Yes, I understand what you are asking. "Through no fault of your own" means not due to misconduct, but it's helpful to look at the question in terms of, "could the employee have prevented the problem?" Certainly, drinking on the job and the other examples you cite will be misconduct, and the discharged employee had better not count on unemployment compensation. But other types of less serious conduct will also me misconduct, such as insubordination to the worker's supervisor, arriving late to work, or chatting with coworkers while ignoring waiting customers.
So, to look at your question about employees who are not top performers, could the employee have prevented the problem? The employee who does lousy work because they are too busy using the company computer to socialize on Facebook, or the employee who has been told to complete a task in a certain way but takes an unauthorized shortcut that results in inferior work is arguably dischargeable for misconduct. The employee who is not meeting his or her sales quota because he or she is just not talented at that (I'm no good at sales, myself. It's truly a gift) or the employee who is trying to do the job but is just plain in over his or her head, certainly is a target for a layoff, but will probably qualify for unemployment.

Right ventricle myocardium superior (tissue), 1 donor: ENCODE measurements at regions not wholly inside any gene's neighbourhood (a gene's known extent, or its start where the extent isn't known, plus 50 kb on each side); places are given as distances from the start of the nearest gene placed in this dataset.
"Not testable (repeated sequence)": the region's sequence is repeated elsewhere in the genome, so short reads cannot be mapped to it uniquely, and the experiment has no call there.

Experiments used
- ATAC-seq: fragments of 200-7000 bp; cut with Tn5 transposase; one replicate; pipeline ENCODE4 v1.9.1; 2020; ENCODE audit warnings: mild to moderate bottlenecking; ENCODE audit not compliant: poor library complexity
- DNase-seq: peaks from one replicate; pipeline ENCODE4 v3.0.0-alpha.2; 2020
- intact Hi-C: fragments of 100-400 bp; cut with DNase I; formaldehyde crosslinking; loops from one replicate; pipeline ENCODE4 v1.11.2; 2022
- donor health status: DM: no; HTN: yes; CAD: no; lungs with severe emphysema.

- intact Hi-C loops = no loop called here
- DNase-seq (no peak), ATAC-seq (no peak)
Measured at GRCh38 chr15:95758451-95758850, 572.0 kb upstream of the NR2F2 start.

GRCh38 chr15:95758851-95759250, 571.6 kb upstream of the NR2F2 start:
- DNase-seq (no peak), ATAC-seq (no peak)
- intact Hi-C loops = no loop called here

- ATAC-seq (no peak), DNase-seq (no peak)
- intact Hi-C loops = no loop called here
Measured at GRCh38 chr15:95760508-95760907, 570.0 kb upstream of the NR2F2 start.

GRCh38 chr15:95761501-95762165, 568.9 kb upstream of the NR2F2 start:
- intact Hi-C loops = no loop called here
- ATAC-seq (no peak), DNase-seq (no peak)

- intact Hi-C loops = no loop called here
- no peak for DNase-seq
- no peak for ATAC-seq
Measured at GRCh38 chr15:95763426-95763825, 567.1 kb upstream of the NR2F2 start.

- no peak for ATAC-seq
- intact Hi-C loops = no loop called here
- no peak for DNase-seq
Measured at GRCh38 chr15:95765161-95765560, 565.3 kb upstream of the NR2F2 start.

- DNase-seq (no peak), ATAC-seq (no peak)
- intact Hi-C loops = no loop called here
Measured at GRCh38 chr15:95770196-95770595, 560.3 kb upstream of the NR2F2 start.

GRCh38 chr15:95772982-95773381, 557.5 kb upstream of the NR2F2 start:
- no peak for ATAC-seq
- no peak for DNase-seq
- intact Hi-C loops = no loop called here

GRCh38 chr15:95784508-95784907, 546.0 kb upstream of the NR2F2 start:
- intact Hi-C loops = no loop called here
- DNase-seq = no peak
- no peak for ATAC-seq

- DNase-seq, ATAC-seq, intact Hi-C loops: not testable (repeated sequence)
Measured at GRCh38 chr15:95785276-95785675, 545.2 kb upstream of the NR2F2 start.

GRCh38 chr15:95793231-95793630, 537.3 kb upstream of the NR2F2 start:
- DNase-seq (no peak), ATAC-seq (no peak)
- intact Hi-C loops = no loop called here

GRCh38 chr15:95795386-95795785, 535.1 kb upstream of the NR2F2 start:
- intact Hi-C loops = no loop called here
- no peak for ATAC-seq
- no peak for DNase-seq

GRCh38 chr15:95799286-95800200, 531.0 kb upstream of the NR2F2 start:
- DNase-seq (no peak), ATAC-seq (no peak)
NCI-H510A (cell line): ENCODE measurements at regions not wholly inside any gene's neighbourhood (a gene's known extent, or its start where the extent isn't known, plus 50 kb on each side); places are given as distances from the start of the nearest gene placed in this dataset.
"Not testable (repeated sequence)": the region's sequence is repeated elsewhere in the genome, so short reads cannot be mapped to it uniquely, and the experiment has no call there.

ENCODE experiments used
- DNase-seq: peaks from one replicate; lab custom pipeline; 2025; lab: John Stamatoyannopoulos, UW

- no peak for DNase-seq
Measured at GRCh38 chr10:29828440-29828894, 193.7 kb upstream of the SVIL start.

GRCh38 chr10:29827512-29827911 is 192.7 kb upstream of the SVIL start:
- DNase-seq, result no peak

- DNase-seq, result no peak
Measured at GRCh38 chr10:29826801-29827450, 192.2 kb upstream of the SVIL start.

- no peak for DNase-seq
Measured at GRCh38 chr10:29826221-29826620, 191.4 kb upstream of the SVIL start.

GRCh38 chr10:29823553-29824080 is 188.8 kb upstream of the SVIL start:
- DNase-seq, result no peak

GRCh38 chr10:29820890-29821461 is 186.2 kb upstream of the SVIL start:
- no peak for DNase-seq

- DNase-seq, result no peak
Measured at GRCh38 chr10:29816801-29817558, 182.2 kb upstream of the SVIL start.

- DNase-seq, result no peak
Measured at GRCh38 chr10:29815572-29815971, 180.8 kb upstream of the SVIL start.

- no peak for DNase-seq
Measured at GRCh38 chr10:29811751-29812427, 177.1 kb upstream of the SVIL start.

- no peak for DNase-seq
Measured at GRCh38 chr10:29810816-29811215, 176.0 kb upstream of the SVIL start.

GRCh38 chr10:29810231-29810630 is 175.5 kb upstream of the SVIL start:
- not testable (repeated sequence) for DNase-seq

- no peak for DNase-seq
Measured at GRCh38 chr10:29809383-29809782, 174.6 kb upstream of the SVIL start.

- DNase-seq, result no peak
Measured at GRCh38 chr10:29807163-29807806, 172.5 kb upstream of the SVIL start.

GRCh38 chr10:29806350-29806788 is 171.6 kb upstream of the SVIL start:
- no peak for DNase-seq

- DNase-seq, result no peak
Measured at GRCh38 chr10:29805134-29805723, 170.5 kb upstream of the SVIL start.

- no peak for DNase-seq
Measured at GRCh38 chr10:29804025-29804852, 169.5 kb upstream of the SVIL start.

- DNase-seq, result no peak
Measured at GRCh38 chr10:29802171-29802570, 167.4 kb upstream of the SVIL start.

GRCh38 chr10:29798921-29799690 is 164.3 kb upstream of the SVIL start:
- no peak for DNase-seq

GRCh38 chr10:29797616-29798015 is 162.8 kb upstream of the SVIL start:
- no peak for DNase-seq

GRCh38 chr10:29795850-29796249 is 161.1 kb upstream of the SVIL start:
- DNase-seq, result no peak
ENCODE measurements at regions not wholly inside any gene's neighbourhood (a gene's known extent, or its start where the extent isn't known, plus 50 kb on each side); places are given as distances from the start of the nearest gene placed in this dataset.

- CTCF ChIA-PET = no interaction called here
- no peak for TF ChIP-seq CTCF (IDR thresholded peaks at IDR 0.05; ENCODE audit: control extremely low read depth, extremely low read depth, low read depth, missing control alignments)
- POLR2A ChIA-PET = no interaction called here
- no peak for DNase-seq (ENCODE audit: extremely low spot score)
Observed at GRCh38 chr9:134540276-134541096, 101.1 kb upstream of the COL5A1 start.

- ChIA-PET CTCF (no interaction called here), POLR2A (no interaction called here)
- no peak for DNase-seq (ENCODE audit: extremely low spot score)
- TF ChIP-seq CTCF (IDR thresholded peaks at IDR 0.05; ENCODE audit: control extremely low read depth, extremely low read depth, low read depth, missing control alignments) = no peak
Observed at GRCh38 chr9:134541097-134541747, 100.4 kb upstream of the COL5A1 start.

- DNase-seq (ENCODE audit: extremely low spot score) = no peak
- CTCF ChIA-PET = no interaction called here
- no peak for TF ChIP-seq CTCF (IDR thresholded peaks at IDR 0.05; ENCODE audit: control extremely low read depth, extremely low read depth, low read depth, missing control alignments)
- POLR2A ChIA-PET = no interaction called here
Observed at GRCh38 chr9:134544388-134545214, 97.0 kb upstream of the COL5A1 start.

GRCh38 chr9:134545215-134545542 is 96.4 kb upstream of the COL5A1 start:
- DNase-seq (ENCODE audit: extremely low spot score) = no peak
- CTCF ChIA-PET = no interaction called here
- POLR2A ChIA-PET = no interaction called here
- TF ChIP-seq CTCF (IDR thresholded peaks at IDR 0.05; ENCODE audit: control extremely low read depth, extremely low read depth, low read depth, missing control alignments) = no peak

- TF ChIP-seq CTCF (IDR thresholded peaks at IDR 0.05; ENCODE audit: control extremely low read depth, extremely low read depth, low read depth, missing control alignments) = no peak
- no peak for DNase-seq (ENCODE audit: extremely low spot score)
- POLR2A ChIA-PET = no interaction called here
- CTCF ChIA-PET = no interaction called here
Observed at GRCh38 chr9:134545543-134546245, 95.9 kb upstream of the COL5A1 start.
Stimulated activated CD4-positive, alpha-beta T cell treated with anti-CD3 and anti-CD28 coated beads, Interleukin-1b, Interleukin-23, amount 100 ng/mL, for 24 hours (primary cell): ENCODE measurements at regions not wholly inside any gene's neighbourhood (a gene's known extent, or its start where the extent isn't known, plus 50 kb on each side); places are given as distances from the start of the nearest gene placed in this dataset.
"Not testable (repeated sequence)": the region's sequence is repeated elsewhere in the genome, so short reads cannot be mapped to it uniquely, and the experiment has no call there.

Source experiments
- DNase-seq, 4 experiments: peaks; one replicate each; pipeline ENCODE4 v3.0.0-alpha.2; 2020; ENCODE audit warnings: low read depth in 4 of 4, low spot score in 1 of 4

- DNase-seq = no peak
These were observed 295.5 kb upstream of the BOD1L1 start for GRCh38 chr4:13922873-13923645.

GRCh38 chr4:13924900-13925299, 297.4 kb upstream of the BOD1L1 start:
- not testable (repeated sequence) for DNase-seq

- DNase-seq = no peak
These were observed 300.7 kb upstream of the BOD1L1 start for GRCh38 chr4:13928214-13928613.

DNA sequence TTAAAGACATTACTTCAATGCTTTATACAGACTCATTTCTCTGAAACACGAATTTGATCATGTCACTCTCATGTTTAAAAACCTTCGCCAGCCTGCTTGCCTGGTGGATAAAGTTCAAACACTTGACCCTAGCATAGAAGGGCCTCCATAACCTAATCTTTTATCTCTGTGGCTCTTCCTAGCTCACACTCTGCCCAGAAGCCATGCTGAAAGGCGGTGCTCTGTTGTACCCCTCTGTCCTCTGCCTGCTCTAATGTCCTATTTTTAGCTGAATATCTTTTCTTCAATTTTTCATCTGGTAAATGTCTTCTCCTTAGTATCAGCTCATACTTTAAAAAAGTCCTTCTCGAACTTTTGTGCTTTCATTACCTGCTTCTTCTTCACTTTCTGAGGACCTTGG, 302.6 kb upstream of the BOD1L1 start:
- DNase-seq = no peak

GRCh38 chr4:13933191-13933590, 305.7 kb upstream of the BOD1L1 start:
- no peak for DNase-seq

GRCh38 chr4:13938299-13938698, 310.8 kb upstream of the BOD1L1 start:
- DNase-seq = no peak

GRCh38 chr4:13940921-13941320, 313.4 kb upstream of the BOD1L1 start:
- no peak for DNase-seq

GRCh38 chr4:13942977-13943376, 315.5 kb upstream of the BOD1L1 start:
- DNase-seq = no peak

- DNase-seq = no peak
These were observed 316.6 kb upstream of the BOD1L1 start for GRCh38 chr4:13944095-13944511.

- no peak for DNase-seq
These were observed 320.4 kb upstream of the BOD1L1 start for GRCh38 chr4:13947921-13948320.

Put very simply, if you "can't", you are likely to qualify for unemployment. If you "can but just won't", probably not. Hope that helps.